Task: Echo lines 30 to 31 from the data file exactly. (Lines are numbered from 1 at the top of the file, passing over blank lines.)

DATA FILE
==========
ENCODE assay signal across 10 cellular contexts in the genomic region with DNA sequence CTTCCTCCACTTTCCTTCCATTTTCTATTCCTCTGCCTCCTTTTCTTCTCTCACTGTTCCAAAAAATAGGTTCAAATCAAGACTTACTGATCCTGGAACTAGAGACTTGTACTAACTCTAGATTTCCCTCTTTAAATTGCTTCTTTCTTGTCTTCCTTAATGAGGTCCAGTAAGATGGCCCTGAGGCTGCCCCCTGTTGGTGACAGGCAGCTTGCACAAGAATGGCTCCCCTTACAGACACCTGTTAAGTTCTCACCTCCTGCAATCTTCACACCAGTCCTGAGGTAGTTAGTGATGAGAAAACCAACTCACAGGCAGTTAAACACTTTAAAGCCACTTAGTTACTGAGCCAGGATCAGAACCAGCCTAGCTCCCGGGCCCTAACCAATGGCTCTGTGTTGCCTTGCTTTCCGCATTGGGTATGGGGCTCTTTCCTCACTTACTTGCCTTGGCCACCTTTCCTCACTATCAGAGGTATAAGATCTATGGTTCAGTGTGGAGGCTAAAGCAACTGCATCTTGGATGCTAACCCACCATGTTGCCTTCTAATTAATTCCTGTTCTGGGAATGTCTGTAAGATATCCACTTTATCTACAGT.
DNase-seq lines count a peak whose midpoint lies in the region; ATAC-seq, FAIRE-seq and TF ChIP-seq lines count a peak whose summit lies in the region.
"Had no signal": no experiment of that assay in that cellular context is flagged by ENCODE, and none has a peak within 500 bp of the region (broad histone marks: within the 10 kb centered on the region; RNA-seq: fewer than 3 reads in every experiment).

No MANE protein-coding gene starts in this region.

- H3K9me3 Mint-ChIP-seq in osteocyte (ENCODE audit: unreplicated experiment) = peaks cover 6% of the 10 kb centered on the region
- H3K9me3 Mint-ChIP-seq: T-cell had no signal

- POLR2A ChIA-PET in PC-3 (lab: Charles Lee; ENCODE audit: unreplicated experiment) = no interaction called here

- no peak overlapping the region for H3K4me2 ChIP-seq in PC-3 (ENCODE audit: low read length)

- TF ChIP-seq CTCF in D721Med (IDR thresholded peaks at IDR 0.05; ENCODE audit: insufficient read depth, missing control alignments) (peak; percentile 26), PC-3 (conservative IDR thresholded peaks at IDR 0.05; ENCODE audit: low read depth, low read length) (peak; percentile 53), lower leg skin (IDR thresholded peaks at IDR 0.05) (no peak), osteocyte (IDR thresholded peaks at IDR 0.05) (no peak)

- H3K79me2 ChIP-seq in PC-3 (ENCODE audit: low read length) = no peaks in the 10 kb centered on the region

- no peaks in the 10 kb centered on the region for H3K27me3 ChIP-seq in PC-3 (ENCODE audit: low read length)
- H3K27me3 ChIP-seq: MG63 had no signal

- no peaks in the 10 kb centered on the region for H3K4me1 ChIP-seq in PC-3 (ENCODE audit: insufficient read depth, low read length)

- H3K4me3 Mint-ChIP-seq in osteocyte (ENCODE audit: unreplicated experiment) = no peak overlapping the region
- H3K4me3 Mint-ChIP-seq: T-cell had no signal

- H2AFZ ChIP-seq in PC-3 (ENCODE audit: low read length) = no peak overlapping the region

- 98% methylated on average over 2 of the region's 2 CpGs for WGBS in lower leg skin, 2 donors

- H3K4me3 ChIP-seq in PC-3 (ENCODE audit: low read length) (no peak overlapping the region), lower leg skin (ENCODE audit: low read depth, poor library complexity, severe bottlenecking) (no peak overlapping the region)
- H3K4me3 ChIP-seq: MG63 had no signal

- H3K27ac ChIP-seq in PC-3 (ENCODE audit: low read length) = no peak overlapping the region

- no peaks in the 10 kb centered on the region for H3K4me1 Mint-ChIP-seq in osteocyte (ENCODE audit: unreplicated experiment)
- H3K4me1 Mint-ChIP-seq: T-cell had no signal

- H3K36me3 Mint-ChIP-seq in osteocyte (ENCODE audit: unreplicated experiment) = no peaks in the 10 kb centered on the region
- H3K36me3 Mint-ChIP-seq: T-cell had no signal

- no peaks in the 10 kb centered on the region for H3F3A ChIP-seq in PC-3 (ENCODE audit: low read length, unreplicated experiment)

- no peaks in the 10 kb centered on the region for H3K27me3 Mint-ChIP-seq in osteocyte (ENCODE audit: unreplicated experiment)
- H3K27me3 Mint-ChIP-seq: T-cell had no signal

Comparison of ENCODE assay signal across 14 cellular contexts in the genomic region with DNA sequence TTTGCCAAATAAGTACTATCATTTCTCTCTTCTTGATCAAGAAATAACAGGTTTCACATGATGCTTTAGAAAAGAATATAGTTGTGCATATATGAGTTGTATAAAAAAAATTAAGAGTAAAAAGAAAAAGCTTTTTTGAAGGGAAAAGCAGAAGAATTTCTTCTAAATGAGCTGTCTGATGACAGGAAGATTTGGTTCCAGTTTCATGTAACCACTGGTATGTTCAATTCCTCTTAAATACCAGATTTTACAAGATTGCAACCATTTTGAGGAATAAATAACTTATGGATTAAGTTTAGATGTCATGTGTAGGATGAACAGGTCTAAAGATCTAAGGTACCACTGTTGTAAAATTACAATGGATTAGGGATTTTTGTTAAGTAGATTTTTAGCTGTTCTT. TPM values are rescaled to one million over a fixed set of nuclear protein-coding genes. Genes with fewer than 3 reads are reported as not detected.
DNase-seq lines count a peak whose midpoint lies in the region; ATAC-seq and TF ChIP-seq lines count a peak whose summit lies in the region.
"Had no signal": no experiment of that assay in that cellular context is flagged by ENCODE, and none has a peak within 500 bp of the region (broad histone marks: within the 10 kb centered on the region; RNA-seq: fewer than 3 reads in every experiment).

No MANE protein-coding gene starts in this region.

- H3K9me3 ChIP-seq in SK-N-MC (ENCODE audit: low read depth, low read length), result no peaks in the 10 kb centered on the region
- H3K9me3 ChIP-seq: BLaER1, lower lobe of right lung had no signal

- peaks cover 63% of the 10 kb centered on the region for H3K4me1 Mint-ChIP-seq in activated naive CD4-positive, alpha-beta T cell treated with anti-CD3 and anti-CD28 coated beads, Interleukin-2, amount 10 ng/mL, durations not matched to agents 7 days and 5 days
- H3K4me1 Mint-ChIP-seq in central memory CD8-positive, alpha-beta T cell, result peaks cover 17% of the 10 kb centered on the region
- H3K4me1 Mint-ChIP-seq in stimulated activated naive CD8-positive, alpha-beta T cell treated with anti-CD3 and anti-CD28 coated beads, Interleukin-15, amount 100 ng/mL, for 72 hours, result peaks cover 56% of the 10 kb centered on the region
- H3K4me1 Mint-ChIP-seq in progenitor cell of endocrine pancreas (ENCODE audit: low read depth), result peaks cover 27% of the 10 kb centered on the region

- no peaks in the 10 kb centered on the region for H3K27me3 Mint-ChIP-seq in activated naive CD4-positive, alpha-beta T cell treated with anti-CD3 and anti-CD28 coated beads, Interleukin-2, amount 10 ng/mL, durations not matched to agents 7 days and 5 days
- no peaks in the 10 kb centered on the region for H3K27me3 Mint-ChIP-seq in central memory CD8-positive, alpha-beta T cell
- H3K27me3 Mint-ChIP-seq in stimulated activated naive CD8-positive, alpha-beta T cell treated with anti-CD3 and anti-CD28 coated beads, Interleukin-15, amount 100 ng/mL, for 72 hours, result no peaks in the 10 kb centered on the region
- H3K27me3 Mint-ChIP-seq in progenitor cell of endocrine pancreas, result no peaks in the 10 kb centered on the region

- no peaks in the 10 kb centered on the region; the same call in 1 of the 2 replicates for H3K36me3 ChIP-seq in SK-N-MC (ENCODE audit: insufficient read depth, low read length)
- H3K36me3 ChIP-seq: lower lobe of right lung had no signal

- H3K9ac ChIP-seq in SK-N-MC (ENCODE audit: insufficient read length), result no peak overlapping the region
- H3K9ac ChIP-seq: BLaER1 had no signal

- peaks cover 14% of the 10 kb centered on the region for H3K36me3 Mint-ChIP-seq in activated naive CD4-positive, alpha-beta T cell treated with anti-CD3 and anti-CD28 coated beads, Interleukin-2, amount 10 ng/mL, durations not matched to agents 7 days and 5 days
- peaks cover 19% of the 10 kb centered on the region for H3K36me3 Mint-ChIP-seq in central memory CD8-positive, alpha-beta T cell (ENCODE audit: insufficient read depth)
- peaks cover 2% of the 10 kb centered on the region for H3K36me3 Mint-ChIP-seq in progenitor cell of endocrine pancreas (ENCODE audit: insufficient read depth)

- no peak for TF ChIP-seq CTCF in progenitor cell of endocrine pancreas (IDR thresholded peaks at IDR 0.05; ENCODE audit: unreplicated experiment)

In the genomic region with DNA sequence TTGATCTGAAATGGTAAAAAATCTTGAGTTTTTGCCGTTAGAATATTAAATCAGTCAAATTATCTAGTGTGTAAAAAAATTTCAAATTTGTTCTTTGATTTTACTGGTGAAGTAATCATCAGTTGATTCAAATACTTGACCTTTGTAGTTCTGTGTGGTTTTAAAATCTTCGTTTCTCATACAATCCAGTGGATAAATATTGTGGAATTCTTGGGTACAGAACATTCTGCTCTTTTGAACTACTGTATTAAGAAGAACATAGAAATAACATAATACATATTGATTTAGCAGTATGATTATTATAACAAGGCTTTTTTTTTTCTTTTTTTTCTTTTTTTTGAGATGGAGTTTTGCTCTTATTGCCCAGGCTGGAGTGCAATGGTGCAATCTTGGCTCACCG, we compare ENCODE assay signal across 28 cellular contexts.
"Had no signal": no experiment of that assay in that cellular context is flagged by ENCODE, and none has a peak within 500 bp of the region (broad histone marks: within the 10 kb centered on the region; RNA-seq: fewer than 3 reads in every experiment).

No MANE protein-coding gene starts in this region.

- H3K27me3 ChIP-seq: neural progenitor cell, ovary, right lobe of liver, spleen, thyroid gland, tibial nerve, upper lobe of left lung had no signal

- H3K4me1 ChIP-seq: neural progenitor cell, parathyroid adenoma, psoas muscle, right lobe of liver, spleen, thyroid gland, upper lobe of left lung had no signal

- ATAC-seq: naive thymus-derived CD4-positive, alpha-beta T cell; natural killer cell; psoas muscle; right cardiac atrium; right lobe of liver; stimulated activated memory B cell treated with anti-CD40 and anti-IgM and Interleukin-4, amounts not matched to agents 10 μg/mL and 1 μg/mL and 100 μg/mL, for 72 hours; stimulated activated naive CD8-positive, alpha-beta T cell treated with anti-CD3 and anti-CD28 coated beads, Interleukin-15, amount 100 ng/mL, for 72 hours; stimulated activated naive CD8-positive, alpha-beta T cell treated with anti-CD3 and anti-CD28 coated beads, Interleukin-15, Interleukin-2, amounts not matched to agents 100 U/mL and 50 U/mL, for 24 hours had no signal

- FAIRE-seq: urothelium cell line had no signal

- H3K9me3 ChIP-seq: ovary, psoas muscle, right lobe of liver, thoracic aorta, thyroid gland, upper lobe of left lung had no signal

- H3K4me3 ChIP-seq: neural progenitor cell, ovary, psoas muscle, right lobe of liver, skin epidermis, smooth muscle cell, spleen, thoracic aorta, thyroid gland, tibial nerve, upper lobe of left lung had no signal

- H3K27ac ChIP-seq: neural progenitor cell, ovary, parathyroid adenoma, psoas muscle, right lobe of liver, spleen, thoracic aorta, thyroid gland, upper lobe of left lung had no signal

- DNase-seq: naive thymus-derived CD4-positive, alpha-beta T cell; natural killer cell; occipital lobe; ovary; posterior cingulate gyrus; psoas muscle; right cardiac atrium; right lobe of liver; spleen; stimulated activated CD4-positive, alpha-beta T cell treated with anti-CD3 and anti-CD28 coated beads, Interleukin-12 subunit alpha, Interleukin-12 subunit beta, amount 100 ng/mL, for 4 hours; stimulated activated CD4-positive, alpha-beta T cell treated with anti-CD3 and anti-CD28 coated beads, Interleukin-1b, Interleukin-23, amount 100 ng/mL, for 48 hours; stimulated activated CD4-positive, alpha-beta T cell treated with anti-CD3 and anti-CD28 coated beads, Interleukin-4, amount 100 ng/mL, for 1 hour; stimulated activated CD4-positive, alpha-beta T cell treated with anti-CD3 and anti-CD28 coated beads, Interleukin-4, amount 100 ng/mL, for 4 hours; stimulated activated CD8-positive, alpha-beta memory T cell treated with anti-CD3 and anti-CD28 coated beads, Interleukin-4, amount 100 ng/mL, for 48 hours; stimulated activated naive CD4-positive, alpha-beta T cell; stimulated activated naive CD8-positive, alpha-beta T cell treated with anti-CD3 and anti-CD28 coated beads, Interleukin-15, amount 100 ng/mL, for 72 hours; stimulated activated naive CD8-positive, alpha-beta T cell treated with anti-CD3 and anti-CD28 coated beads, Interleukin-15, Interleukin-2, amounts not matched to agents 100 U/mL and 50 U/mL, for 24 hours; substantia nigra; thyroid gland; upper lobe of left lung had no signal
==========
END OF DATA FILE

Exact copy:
"Had no signal": no experiment of that assay in that cellular context is flagged by ENCODE, and none has a peak within 500 bp of the region (broad histone marks: within the 10 kb centered on the region; RNA-seq: fewer than 3 reads in every experiment).

No MANE protein-coding gene starts in this region.